As he describes their case histories, the psychosexual infantilists Stekel saw as a therapist lived significantly disordered lives. Many were severely dependent on their parents even as chronological adults; they felt deeply inferior to others, felt out of control emotionally and were demonstrably out of control behaviorally, and frequently did not derive erotic pleasure from their activities. Some later commentators, such as John Money, attributed their conditions at least in part to hormonal imbalances.
In consensual age play, by contrast, adults who know they are adults intentionally live out apparent age differences, which they consciously eroticize for pleasure and, sometimes, to learn about themselves. While many of the behaviors that interested Stekel’s clients are similar to those encountered in consensual erotic age regression, their purposes can be quite different. In any case, a discussion of psychotherapy or sex therapy in this context is beyond our scope in this essay.
Infantilism may be less known and less understood than other erotic age regression scenarios precisely because the fetish is still stigmatized, and people who enjoy it frequently feel embarrassed by their attraction to it. It is also, sometimes, not so much a fetish as a quest for identity or reliance upon a self-identification with a personality aspect, mood, or state of mind that is considerably younger than the individual’s chronological age. In such a case the infantilist may regard himself as a baby in fact, while recognizing he is an adult in presentation, with adult responsibilities to fulfill and an adult life to live. This sort of ego-dystonia typically provokes considerable anxiety, which a person can often relieve simply by acting out his younger identity by, for example, wearing baby clothes. The anxiety – though not necessarily the ego-dystonia – is also often susceptible to psychotherapeutic intervention. Like most people who discover they have sexual interests that lie outside the accepting arms of the popular consensus, an infantilist may even believe that no one shares his compelling fascination except, perhaps, his small circle of like‑minded friends in real or cyberspace.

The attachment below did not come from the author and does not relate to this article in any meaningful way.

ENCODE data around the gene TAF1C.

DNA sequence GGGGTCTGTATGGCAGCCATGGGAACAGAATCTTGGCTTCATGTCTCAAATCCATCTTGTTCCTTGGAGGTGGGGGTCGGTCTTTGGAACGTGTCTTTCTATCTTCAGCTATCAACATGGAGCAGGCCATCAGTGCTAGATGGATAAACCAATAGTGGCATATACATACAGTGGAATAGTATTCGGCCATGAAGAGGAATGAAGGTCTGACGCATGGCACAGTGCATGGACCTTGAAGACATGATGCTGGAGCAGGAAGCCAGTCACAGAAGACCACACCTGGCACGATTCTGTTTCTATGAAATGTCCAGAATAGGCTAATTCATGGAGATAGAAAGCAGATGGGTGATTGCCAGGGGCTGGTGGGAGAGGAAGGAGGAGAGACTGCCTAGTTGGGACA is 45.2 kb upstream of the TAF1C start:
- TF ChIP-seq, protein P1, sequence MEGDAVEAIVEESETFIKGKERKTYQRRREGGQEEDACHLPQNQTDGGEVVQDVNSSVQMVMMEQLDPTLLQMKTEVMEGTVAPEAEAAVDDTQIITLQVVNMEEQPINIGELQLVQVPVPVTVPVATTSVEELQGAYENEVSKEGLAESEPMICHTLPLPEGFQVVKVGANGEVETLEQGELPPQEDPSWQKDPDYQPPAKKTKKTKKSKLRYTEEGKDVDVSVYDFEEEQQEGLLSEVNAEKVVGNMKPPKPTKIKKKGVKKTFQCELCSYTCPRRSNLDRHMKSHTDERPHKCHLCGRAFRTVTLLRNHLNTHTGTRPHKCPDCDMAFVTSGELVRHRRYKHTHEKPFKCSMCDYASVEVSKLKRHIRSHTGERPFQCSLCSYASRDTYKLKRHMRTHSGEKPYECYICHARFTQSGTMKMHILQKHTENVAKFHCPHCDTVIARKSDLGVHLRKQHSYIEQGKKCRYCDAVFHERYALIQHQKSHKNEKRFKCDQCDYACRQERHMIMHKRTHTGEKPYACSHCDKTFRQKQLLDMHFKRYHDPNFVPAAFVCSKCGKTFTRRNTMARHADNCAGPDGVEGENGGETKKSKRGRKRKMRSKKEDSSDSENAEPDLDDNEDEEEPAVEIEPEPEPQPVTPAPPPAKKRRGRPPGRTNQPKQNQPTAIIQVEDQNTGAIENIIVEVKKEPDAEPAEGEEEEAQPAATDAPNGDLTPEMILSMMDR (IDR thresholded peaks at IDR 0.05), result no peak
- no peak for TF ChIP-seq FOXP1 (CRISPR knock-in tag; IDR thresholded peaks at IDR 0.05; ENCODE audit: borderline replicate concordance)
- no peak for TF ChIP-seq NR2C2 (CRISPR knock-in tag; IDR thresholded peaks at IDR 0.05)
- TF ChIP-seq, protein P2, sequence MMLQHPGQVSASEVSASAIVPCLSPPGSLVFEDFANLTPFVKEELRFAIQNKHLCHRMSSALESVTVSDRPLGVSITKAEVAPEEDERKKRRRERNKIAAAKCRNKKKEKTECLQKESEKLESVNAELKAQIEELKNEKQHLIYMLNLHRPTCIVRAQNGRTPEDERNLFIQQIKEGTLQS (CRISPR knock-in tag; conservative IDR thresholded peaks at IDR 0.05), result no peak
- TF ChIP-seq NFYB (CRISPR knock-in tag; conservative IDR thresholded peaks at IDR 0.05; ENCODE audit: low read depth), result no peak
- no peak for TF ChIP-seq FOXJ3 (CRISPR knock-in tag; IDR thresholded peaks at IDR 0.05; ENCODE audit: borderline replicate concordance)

But as many psychologists and media personalities have shown, privately we all have inner children who need and want the attentions of a loving adult, as well, perhaps, as the order certain disciplines can offer. These interests may be conscious or unconscious, overt or symbolic, pressing or insignificant for any specific individual, as they may or may not be erotic. Once a person becomes aware of them, however, if they are important to her or him, they are certainly suitable for exploration. Some people explore them in private play, and some, both within and outside the SM community, periodically call upon a few professional dominants who are specially suited to provide the hand that rocks the cradle.
3. Little Blessings: What is it About Diapers?
A culture that protects children from sex is almost by definition a kiddie‑porn culture, since we are most turned on by that which is outlawed and untouchable.
– Daniel Harris
Infantilism without intense sensation can be one of the sweetest, gentlest, most nurturing scenes in the whole world of erotic power play. For the large proportion of infantilists who include and use diapers, it can also be one of the most intense. Wearing diapers is a physical, emotional, cognitive, behavioral, and psycho‑social cue that touches on deeply ingrained, strongly inculcated beliefs, and allows an adult who is so inclined to readily extrapolate the complete baby role. Only babies wear diapers, the psychic syllogism goes; I am wearing diapers; therefore I must be a baby.